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Solitaire and mixed spring signals

Townsend's Solitaire
Townsend's Solitaire

I’ve been getting a lot of mixed signals from Mother Earth lately. On my early morning walk yesterday I saw an optimistic chipmunk, then a freshly dead garter snake that probably should have stayed in bed another two months. More typical signs of early “spring” abound – Red-winged Blackbirds have been singing three weeks now, the first grackles came back mid-month, and Turkey Vultures are slowly teetering back into areas they don’t winter. On the other hand, new winter rarities, birds typically discovered in fall, are still turning up. Further scrambling the seasonal signal, some birds that don’t actually winter here never left, raising the question “are they early for spring or late for fall?”

In hopes of decoding these mixed messages, let’s start with that winter rarity, a Townsend’s Solitaire photographed at High Head in North Truro over the weekend. Like so many of the interesting birds we’ve had this winter, the solitaire is yet another species of the montane west, a high-elevation thrush whose lovely song adds to the alpine aesthetic in places where Mountain Goats patrol 12,000-foot ledges. These are mostly altitudinal migrants - in winter they migrate short distances down slope to patches of junipers whose berries they eat almost exclusively in winter.

Several have turned up well east of their normal range this year, so I’ve been expecting one, especially given the bumper crop of juniper berries we have feeding all manner of birds this winter, including the solitaires’ rocky mountain roommates, Western Tanagers. And past Townsend’s Solitaire records for the state have mostly been in our listening area, from Dartmouth and Marion out to Truro and on both islands.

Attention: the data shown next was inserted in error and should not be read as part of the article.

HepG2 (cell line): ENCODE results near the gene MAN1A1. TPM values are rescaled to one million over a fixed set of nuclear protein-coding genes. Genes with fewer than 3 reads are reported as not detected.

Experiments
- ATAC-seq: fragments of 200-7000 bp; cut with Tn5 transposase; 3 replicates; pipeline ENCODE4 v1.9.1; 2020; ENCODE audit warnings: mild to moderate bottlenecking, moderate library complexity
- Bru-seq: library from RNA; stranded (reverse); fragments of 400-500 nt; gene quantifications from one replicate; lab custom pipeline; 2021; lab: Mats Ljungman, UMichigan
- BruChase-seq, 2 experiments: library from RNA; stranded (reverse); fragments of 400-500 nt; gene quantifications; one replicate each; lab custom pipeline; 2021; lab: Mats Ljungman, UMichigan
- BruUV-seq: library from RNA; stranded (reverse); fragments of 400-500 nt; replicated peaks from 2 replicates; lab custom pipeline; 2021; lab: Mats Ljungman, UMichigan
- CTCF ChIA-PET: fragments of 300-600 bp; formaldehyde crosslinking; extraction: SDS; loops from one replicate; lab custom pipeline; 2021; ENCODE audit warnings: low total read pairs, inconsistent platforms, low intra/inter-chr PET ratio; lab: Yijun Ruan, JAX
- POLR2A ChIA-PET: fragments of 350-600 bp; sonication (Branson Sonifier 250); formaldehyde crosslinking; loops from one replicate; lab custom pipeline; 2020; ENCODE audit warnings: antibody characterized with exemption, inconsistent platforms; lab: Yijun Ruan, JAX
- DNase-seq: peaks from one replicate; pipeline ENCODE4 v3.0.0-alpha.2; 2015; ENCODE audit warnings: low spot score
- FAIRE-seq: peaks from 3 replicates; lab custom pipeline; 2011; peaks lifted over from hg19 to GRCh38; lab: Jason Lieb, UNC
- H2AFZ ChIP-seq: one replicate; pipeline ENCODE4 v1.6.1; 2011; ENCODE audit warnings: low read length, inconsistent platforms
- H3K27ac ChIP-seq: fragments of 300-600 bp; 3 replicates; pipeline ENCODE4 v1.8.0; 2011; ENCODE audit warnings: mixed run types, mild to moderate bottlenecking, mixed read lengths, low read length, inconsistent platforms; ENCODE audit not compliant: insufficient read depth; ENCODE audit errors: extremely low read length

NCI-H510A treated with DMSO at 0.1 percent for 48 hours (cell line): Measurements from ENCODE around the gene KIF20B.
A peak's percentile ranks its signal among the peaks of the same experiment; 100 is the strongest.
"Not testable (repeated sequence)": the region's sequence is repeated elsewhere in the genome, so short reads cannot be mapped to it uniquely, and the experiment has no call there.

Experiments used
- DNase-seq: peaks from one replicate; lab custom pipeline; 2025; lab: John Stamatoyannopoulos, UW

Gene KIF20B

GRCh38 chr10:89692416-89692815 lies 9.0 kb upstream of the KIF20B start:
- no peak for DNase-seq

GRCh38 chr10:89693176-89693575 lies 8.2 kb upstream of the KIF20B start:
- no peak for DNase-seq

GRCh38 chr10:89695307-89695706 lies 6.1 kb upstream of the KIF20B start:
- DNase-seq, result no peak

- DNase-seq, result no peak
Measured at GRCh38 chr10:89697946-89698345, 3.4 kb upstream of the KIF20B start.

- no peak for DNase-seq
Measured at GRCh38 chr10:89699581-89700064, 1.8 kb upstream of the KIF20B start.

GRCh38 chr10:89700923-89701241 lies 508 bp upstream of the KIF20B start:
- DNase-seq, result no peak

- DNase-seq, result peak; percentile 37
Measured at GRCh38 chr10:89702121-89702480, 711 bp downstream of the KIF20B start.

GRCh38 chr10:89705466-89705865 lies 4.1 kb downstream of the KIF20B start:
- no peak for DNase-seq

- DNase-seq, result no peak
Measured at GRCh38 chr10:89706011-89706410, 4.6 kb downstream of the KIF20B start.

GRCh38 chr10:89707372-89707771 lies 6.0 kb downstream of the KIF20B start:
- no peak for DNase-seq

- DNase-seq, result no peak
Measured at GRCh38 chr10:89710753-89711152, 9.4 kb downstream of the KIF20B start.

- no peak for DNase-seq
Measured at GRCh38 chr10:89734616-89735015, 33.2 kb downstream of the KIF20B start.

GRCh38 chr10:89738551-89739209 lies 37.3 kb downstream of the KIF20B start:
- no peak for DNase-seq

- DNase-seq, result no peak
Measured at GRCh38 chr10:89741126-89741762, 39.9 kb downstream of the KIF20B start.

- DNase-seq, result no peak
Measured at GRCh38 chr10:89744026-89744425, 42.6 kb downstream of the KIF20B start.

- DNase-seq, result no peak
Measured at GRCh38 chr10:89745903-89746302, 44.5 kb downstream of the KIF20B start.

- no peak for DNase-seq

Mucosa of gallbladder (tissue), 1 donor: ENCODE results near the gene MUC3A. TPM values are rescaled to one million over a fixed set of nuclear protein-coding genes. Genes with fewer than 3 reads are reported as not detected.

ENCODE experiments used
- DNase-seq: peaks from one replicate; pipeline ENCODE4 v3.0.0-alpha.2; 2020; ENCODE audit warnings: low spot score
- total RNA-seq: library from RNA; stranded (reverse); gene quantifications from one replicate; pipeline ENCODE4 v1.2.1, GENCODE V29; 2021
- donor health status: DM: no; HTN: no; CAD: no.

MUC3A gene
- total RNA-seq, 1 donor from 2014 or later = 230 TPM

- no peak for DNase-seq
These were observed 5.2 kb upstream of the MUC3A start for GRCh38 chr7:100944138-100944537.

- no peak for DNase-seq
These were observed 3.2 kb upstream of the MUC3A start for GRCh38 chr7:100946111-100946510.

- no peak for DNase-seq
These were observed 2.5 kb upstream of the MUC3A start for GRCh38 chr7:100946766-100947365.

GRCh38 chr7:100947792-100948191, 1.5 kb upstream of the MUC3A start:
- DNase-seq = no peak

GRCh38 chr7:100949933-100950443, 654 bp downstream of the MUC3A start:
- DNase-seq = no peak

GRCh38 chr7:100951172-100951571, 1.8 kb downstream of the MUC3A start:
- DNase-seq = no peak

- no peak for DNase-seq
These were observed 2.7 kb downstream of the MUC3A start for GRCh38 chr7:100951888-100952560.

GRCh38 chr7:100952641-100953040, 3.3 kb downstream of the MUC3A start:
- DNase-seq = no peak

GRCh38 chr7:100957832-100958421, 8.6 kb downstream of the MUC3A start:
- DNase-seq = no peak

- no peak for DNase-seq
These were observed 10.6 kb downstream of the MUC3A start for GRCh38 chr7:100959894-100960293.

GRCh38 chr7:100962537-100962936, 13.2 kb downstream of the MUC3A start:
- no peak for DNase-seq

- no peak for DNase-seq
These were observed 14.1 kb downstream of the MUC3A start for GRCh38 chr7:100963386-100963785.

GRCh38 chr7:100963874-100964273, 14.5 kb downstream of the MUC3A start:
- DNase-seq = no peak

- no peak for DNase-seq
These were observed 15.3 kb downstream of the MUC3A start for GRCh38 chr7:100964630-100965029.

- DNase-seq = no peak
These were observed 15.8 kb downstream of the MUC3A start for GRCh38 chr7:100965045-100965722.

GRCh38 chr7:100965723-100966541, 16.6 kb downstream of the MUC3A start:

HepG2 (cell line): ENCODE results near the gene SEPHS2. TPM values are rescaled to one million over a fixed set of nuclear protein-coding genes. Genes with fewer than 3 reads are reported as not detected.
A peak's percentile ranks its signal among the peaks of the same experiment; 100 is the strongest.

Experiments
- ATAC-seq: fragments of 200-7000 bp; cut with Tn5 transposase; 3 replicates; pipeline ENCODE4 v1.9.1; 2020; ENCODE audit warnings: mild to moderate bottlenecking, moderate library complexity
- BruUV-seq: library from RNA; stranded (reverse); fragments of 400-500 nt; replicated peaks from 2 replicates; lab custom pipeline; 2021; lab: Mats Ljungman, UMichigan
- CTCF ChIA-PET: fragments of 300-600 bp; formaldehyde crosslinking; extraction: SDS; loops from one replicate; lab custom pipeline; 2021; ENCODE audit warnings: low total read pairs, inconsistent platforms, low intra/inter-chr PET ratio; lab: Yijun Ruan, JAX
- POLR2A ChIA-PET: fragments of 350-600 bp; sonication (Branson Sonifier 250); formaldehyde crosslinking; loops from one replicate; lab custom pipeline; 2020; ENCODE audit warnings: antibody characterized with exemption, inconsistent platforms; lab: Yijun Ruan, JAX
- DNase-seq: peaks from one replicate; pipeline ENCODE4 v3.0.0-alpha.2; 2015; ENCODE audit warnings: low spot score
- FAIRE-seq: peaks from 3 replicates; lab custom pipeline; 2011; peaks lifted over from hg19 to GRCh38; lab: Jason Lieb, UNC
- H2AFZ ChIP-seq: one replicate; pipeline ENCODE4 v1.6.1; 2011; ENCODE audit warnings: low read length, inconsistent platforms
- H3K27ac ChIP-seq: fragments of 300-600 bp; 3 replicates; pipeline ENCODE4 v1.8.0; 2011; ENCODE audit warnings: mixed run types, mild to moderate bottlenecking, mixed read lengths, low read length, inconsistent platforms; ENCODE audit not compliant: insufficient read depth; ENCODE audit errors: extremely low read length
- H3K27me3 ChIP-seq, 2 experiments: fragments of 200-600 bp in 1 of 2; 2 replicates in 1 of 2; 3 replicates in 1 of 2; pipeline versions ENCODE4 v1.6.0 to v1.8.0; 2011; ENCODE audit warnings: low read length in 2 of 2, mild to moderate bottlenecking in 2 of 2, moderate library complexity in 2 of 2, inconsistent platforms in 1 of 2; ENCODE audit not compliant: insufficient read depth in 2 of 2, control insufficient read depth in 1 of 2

But why did this bird turn up now when we usually find them in fall? I suspect it’s been here all winter, quietly feeding in dense junipers until that one lucky birder finally spotted it out in the open. These medium sized, pale gray songbirds look like mockingbirds at first glance, but a close look reveals a distinctive eye ring and buffy flashes in the wings. Look for them atop fruit-filled junipers — our local one is confusingly called the Eastern Red Cedar — and listen for the odd, high-pitched call they give year round, which sounds like someone walking a bike with a squeaky wheel.

Tree Swallow
Tree Swallow

Getting back to those mixed messages of mother nature, I’ve recently been asking the question “how do you know if spring is coming when the signs of spring never left?” That’s the case with Tree Swallows on the Outer Cape this winter. Typically these aerial insectivores swarm the dunes in impressive pre-migratory flocks from late summer into October, then leave completely for points south, returning on the first warm days of April. Most winter from the Carolinas to Cuba and Mexico, but some don’t go that far, and occasionally one will turn up here in winter, or even small flocks over on the Vineyard. But never have so many attempted to stay. Up to a hundred were around Wellfleet into January, and at least a couple dozen have been in Provincetown as recently as this past weekend despite all the periods of freezing weather. These are the only swallows that eat fruit, and one of the few birds that can eat waxy bayberries, allowing them to winter in temperate latitudes. My guess is some late insect activity persisted into winter and convinced these birds to stay, then they got through the cold spells eating bayberries. These seasonal mavericks seem to be in it to win it, and if they live will have first pick of the best nest boxes come spring.

So far they’re predicting mild weather into almost mid-March, for whatever that’s worth, so maybe these optimistic chipmunks and daredevil swallows will be alright. Or maybe the great March Blizzard of ’24 will come and remove their genes from the pool. Such are the risks of optimism in a New England winter. Do you feel lucky?

Mark Faherty writes the Weekly Bird Report.